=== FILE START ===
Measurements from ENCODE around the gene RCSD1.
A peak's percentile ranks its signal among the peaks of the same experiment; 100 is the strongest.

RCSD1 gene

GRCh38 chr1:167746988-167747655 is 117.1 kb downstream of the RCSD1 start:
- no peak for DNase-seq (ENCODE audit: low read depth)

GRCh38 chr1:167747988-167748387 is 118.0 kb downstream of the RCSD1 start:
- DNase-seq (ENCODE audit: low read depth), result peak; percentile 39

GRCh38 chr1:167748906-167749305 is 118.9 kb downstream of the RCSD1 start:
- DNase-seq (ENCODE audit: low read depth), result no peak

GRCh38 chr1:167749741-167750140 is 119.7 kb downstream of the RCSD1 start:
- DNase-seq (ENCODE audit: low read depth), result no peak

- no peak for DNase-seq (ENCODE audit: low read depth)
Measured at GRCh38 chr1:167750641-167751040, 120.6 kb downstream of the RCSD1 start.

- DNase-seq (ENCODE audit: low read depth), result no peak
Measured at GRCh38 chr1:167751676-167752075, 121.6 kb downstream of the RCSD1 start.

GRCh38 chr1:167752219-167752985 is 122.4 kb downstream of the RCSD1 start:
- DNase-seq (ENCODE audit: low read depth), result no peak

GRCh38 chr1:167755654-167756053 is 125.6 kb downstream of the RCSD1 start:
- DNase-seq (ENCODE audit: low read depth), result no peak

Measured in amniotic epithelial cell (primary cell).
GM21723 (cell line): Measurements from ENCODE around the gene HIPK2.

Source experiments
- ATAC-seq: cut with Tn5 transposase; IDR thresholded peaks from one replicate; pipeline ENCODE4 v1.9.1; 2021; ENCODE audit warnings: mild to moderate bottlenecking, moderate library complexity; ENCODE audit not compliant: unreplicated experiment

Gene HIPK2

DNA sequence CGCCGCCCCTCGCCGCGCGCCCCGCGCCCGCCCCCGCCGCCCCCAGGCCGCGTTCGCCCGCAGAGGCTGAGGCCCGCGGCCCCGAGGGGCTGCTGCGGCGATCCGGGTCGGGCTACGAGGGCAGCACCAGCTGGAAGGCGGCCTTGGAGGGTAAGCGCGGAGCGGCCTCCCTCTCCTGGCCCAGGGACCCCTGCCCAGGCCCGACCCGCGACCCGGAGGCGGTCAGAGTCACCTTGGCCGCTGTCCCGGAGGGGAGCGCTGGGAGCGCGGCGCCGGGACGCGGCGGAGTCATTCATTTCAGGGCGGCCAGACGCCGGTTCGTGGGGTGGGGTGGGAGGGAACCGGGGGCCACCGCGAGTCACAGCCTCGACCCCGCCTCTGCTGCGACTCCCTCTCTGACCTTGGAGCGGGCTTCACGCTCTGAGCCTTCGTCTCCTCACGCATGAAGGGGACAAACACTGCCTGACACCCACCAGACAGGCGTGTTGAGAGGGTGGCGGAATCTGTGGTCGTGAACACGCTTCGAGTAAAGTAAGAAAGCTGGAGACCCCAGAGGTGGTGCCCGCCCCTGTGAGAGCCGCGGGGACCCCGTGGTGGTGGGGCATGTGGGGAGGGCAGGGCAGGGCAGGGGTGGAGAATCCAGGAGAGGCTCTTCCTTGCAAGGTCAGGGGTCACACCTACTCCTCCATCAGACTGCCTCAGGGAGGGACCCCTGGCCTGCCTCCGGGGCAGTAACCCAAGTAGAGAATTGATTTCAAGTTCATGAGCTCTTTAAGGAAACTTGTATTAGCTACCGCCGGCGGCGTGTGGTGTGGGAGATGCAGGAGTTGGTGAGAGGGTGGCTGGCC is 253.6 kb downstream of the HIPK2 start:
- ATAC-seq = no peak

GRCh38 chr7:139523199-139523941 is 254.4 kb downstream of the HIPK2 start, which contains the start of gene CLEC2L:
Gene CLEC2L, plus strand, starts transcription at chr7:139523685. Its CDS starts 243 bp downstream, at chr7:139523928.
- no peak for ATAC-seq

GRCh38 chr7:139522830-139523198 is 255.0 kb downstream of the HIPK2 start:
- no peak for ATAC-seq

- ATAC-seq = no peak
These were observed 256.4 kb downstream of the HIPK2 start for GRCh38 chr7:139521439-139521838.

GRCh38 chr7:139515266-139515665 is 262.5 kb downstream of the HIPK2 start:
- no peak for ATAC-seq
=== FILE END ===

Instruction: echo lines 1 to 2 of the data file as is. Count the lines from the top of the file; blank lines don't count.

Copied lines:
Measurements from ENCODE around the gene RCSD1.
A peak's percentile ranks its signal among the peaks of the same experiment; 100 is the strongest.